Review by Ian Keogh
When treated properly, which is far from a given, the Lizard is one of Spider-Man’s more sympathetic villains, and Greg Rucka plays on that, piling on the woes. Curt Connors originally became the Lizard after isolating a serum that could regenerate his missing arm, with the unfortunate side effect being his transformation into a rampaging reptile. That’s more under control these days, but when his wife is diagnosed with cancer he blames the corporation that’s been polluting the local waterways with the off-flow from their genetically modified food treatments.
There’s no great subtlety present, from Rucka’s thinly disguised finger pointing and the push-button emotions of his script to the plastic posed quality of the snake woman threatening both Spider-Man and the Lizard. Quality of Life was originally published at the turn of the 21st century when Scott Sava’s digitally created 3-D illustration was presumably state of the art and designed to wow. However that era’s represented by Spider-Man using a floppy disc to copy information. Time moves on, digital art becomes ever more sophisticated and the artificial nature of the cover is fair representation of what awaits within. The art is static, with figures that have little weight and some twisted expressions feature on ordinary people.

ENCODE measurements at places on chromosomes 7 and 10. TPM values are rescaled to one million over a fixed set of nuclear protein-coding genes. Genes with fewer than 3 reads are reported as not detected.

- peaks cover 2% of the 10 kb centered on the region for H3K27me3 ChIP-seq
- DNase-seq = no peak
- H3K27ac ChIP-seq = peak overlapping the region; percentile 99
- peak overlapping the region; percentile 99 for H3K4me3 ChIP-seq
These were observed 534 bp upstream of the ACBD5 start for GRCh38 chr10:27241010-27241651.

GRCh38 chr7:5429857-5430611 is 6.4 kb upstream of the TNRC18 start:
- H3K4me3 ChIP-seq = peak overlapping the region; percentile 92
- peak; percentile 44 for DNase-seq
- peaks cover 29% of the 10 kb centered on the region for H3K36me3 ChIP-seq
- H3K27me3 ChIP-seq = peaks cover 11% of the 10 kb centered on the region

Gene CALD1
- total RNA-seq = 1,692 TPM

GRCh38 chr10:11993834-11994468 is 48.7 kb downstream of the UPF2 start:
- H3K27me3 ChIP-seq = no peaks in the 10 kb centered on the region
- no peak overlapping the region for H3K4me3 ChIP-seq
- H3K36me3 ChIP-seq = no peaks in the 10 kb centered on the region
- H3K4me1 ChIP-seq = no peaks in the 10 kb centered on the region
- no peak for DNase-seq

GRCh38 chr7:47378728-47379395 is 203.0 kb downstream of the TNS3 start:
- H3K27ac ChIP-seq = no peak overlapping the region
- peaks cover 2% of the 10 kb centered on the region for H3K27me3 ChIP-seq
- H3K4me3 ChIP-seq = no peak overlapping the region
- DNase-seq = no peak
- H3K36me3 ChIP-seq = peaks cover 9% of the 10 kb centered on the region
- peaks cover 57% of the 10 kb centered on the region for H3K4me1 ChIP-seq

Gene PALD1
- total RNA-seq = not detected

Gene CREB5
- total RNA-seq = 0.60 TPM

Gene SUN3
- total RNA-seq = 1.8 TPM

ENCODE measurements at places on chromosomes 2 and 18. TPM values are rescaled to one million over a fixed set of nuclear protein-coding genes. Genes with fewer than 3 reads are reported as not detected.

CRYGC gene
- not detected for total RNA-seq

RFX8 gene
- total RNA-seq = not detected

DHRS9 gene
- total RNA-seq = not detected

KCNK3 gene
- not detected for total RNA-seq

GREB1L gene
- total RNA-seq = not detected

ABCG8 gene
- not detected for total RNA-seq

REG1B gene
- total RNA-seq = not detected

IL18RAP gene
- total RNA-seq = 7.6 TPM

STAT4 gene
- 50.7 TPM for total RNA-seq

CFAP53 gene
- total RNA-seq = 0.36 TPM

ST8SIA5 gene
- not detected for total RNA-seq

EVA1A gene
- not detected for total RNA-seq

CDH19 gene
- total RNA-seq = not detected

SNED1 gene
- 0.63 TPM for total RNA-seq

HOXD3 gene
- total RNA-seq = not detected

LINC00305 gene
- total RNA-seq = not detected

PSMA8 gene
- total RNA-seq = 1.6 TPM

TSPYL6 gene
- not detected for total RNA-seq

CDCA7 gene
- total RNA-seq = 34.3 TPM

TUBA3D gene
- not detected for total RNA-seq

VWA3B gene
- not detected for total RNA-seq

It may not be the case, but there’s also a feeling the locations have been limited in order to facilitate the art, as they recur throughout, leading to a plot that heads around in circles. A great pay-off could rescue everything, but there is no great pay-off, just an ending that lacks plausibility. All in all, the suspicion is Quality of Life wasn’t that great even in 2002.